Markets are expecting turbulent trading in the wake of Thursday’s key inflation data as investors recalibrate big bets on Treasuries that helped spur 2023’s year-end bonanza.

Traders have trimmed their wagers on US bond gains this month and instead added bets that stand to benefit from any slide in Treasuries. While the consensus is still skewed toward the rally continuing, market positioning is now the most neutral in four months, according to a JPMorgan Chase & Co. survey of clients. That backdrop suggests many investors are waiting to pick a side — long or short — when the next act for bonds becomes clearer.

Treasuries have so far struggled to find a clear direction in 2024. That lack of conviction stems from a sharp rally through the final few weeks of last year that saw US bonds eke out a return for the first time since 2020. But with 10-year yields down about a percentage point from their October high above 5%, and the swaps market already pricing more than five interest-rate cuts this year, the focus is on data prints to reinvigorate the market.

Economists surveyed by Bloomberg expect the consumer-price index to show core inflation excluding food and energy eased to 3.8% in the 12 months through December.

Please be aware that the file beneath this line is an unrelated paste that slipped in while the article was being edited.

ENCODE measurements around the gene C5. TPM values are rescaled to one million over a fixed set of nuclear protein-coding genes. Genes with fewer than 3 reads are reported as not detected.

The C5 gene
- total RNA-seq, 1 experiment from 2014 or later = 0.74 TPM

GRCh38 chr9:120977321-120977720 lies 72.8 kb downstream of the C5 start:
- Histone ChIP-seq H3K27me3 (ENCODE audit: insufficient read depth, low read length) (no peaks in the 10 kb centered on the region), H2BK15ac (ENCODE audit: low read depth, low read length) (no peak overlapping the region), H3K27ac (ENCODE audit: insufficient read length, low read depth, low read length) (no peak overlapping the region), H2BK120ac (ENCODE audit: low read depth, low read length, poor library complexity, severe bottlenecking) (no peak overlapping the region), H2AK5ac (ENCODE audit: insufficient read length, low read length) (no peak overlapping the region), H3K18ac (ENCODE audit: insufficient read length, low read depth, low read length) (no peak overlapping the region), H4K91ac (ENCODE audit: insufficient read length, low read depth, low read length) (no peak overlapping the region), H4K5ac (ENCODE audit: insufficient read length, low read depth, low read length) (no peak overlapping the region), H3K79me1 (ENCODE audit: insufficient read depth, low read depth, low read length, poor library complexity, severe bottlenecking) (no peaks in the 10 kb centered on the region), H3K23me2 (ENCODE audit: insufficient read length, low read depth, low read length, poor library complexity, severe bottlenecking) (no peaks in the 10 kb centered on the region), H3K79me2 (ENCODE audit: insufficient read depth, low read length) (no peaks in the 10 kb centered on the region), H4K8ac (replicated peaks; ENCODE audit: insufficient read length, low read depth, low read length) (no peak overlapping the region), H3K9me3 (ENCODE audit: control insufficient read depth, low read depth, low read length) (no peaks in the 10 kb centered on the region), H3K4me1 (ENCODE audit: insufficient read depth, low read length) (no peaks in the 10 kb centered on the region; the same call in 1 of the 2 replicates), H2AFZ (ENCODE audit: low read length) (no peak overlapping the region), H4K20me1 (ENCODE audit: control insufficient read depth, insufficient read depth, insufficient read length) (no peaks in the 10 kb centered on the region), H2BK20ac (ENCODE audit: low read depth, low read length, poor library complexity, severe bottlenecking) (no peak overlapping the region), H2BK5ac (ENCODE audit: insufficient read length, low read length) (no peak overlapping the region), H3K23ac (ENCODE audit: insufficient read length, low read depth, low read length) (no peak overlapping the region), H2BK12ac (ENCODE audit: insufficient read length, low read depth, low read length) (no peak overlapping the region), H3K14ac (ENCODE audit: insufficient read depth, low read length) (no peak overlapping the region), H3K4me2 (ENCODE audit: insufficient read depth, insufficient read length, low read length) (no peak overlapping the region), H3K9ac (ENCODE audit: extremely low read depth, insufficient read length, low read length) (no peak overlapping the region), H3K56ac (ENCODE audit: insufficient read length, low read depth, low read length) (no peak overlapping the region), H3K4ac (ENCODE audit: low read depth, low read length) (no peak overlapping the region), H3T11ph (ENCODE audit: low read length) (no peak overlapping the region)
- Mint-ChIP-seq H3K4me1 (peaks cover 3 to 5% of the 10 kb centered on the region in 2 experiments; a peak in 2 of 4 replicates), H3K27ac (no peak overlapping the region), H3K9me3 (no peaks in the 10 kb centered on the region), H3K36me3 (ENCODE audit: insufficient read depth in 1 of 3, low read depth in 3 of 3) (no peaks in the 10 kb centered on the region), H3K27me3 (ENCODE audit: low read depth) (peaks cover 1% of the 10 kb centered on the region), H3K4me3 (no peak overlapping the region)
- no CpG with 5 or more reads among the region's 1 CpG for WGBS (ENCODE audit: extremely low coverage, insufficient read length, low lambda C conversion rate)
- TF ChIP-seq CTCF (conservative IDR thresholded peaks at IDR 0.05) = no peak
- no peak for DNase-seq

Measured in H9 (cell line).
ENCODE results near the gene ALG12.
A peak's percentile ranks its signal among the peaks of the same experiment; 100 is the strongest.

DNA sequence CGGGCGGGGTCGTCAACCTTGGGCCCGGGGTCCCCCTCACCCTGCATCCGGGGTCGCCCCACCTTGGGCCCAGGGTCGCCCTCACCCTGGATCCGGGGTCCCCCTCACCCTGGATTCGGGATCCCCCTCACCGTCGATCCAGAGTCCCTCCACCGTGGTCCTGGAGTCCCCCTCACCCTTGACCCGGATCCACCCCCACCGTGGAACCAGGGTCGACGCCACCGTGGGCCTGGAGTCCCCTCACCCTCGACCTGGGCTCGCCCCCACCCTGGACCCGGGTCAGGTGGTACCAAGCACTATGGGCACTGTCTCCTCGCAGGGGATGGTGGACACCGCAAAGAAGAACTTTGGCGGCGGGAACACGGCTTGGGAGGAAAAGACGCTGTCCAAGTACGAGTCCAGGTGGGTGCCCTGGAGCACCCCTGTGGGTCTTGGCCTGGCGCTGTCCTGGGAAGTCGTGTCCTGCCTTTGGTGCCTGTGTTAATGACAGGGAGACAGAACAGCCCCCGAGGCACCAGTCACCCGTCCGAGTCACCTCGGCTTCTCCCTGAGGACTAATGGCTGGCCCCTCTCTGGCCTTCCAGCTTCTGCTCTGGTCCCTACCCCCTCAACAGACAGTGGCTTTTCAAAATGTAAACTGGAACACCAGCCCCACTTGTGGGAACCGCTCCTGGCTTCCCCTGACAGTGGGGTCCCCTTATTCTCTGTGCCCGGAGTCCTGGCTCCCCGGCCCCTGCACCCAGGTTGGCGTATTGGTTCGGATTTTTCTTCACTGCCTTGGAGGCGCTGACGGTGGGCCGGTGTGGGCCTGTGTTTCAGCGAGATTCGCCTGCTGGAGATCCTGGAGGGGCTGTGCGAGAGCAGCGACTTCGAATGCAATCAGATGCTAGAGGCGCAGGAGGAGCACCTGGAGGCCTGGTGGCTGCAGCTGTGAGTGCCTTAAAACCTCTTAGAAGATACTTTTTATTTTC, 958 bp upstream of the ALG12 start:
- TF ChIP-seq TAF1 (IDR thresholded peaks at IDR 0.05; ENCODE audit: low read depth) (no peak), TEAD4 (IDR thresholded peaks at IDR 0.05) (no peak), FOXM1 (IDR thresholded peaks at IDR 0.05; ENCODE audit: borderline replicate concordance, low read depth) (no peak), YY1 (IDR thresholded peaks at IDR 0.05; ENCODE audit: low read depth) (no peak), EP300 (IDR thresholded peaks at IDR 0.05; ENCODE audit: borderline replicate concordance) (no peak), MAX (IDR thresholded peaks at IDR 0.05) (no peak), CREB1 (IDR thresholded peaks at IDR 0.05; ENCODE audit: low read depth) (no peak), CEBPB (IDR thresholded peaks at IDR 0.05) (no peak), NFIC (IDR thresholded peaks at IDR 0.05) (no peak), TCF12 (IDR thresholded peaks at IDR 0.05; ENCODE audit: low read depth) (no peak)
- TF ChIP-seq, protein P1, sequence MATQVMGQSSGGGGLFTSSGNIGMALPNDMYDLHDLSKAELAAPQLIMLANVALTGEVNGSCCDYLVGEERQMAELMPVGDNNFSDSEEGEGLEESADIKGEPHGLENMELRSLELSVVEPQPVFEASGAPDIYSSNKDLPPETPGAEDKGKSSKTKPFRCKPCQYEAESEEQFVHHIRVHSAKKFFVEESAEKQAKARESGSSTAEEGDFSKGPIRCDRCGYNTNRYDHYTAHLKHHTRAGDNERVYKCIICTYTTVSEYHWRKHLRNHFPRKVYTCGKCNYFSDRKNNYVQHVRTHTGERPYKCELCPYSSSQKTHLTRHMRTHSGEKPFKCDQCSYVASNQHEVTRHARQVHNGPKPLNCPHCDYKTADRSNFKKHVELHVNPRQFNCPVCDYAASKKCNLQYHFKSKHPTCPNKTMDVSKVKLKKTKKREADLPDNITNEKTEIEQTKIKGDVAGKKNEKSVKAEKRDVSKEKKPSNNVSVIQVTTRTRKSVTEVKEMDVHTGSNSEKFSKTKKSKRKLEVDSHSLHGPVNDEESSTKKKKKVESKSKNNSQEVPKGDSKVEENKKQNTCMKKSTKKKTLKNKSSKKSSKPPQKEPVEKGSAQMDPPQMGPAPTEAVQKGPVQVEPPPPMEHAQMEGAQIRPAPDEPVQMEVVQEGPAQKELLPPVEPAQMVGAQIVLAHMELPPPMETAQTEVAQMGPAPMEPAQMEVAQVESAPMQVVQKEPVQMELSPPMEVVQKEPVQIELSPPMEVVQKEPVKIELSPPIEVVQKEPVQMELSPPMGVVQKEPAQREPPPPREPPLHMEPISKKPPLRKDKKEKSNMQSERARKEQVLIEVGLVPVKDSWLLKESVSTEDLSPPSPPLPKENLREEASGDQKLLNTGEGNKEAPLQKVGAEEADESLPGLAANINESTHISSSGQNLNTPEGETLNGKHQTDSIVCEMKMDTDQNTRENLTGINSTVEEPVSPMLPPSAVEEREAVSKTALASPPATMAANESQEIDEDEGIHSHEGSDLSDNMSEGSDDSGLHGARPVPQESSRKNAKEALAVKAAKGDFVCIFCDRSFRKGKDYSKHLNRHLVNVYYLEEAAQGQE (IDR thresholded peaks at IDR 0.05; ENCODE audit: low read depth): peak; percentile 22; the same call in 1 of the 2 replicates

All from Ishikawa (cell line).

Structural long positions are most vulnerable to being overtaken, action in the options market suggests. Demand has soared for options hedging higher yields via contracts that expire at the end of this week.

Still, complicating matters, Tuesday’s rally in Treasuries appeared to be driven by a new round of fresh long positions, shown by a rise in open interest — or the amount of risk — in futures.

“New long risk in USTs has been added for the first time since the start of the year,” Citi strategists Edward Acton and Bill O’Donnell wrote in a note to clients.

Citi sees positioning as now “tactically neutral but structurally long.” Its strategists are watching the 112-06 level in US 10-year note futures — equivalent to a yield of around 3.985% — for signs that bets against Treasuries are being squeezed.

This article was provided by Bloomberg News.